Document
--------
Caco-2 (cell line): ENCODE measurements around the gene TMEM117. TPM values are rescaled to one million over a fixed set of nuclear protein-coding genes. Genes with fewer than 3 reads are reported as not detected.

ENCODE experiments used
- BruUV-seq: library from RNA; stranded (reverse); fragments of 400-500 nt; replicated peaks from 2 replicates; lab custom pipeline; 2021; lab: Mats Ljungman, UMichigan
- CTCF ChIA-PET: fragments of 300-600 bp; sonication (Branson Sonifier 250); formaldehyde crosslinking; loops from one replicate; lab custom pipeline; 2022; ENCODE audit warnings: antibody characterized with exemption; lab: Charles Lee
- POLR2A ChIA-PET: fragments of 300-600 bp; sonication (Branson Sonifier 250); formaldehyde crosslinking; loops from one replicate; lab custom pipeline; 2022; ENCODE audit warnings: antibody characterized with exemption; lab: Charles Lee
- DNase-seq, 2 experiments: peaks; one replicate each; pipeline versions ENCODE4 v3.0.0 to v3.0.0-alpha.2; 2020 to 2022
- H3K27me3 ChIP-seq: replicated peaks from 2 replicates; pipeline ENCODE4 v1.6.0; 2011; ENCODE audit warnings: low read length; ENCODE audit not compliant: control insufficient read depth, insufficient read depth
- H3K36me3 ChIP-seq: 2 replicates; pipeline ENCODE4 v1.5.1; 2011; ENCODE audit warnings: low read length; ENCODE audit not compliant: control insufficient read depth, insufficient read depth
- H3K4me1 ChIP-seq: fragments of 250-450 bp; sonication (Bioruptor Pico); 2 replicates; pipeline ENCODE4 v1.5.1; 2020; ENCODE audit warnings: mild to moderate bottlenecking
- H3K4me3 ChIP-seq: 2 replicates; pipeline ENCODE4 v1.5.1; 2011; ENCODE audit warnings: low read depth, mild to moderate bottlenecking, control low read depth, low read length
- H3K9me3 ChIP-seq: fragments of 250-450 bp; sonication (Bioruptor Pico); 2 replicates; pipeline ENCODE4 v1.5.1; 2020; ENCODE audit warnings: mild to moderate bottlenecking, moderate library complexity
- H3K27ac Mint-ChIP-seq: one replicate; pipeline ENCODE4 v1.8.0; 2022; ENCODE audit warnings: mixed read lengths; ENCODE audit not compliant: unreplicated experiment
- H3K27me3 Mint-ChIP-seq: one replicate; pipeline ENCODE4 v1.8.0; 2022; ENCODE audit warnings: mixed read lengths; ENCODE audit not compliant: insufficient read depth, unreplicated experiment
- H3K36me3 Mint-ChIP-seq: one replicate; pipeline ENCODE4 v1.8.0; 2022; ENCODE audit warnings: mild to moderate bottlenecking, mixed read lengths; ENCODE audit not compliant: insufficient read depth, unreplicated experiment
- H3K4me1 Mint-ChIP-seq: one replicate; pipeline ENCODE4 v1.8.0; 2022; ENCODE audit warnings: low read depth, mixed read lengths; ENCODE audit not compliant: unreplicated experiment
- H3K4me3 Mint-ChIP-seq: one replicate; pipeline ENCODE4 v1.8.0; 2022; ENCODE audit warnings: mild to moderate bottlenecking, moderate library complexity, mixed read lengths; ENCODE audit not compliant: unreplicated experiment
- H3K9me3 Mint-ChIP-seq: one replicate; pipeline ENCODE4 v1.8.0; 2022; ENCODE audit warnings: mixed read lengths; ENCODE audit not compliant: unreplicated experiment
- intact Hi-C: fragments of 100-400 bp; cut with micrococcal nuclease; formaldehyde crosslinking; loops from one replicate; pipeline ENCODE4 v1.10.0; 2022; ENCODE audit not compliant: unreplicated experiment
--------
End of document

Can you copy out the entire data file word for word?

Caco-2 (cell line): ENCODE measurements around the gene TMEM117. TPM values are rescaled to one million over a fixed set of nuclear protein-coding genes. Genes with fewer than 3 reads are reported as not detected.

ENCODE experiments used
- BruUV-seq: library from RNA; stranded (reverse); fragments of 400-500 nt; replicated peaks from 2 replicates; lab custom pipeline; 2021; lab: Mats Ljungman, UMichigan
- CTCF ChIA-PET: fragments of 300-600 bp; sonication (Branson Sonifier 250); formaldehyde crosslinking; loops from one replicate; lab custom pipeline; 2022; ENCODE audit warnings: antibody characterized with exemption; lab: Charles Lee
- POLR2A ChIA-PET: fragments of 300-600 bp; sonication (Branson Sonifier 250); formaldehyde crosslinking; loops from one replicate; lab custom pipeline; 2022; ENCODE audit warnings: antibody characterized with exemption; lab: Charles Lee
- DNase-seq, 2 experiments: peaks; one replicate each; pipeline versions ENCODE4 v3.0.0 to v3.0.0-alpha.2; 2020 to 2022
- H3K27me3 ChIP-seq: replicated peaks from 2 replicates; pipeline ENCODE4 v1.6.0; 2011; ENCODE audit warnings: low read length; ENCODE audit not compliant: control insufficient read depth, insufficient read depth
- H3K36me3 ChIP-seq: 2 replicates; pipeline ENCODE4 v1.5.1; 2011; ENCODE audit warnings: low read length; ENCODE audit not compliant: control insufficient read depth, insufficient read depth
- H3K4me1 ChIP-seq: fragments of 250-450 bp; sonication (Bioruptor Pico); 2 replicates; pipeline ENCODE4 v1.5.1; 2020; ENCODE audit warnings: mild to moderate bottlenecking
- H3K4me3 ChIP-seq: 2 replicates; pipeline ENCODE4 v1.5.1; 2011; ENCODE audit warnings: low read depth, mild to moderate bottlenecking, control low read depth, low read length
- H3K9me3 ChIP-seq: fragments of 250-450 bp; sonication (Bioruptor Pico); 2 replicates; pipeline ENCODE4 v1.5.1; 2020; ENCODE audit warnings: mild to moderate bottlenecking, moderate library complexity
- H3K27ac Mint-ChIP-seq: one replicate; pipeline ENCODE4 v1.8.0; 2022; ENCODE audit warnings: mixed read lengths; ENCODE audit not compliant: unreplicated experiment
- H3K27me3 Mint-ChIP-seq: one replicate; pipeline ENCODE4 v1.8.0; 2022; ENCODE audit warnings: mixed read lengths; ENCODE audit not compliant: insufficient read depth, unreplicated experiment
- H3K36me3 Mint-ChIP-seq: one replicate; pipeline ENCODE4 v1.8.0; 2022; ENCODE audit warnings: mild to moderate bottlenecking, mixed read lengths; ENCODE audit not compliant: insufficient read depth, unreplicated experiment
- H3K4me1 Mint-ChIP-seq: one replicate; pipeline ENCODE4 v1.8.0; 2022; ENCODE audit warnings: low read depth, mixed read lengths; ENCODE audit not compliant: unreplicated experiment
- H3K4me3 Mint-ChIP-seq: one replicate; pipeline ENCODE4 v1.8.0; 2022; ENCODE audit warnings: mild to moderate bottlenecking, moderate library complexity, mixed read lengths; ENCODE audit not compliant: unreplicated experiment
- H3K9me3 Mint-ChIP-seq: one replicate; pipeline ENCODE4 v1.8.0; 2022; ENCODE audit warnings: mixed read lengths; ENCODE audit not compliant: unreplicated experiment
- intact Hi-C: fragments of 100-400 bp; cut with micrococcal nuclease; formaldehyde crosslinking; loops from one replicate; pipeline ENCODE4 v1.10.0; 2022; ENCODE audit not compliant: unreplicated experiment